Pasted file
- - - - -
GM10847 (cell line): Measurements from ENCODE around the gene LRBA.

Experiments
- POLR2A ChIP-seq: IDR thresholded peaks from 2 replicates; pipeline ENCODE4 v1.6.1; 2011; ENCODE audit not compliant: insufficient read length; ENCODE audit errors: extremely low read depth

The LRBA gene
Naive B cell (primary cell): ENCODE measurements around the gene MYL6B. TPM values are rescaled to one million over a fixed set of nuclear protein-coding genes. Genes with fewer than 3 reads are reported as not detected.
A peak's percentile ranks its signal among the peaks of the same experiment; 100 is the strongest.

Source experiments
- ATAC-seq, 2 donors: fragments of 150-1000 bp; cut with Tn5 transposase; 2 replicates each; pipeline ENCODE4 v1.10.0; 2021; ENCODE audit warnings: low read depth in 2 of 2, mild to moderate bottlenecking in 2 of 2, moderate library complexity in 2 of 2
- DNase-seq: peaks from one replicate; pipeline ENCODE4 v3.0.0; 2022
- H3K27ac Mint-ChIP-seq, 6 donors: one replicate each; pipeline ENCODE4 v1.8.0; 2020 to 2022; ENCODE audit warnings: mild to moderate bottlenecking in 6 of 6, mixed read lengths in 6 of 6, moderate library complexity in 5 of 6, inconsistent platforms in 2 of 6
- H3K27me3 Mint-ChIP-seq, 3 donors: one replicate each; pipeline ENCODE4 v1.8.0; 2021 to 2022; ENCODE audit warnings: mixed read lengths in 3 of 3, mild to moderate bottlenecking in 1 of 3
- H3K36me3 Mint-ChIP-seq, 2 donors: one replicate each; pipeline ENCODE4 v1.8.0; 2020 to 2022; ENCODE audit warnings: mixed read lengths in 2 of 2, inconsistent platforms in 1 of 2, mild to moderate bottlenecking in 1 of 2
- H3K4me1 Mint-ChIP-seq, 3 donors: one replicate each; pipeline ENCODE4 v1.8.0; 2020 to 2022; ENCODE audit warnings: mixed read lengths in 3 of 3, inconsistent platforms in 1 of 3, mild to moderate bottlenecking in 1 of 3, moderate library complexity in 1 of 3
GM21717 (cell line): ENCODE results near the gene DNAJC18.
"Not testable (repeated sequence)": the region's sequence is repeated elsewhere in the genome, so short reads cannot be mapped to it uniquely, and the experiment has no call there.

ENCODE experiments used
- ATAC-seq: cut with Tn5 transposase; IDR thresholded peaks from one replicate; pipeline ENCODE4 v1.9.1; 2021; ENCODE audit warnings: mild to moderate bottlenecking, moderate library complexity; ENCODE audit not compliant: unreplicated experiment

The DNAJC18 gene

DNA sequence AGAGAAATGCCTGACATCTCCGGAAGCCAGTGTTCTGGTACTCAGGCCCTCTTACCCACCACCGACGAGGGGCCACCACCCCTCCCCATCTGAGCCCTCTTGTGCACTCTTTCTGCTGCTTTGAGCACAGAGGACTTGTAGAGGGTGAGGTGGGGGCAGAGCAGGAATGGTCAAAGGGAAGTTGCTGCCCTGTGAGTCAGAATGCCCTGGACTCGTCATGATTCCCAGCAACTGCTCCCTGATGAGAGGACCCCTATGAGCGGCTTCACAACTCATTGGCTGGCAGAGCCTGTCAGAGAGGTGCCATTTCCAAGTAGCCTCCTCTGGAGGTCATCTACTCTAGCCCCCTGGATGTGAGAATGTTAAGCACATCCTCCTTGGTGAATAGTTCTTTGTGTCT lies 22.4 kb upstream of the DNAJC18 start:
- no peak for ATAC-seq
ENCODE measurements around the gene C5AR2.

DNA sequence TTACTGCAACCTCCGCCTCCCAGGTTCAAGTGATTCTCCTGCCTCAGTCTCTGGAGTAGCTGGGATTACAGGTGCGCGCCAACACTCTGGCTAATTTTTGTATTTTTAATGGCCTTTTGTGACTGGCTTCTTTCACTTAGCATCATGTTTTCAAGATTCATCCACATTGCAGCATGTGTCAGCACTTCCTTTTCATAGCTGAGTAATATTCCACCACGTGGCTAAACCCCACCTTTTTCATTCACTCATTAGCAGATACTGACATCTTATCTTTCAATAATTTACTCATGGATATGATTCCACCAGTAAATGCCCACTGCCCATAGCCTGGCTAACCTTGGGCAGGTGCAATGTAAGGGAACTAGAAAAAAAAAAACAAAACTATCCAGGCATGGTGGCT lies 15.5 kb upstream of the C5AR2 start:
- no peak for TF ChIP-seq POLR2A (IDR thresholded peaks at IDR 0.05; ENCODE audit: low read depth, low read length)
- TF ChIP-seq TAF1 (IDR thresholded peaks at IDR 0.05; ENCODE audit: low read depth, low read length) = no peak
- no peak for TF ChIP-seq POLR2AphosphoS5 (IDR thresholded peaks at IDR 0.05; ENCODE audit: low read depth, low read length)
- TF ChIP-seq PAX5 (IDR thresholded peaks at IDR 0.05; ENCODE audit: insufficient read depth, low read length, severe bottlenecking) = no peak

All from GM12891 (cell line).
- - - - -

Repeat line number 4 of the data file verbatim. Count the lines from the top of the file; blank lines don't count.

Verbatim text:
The LRBA gene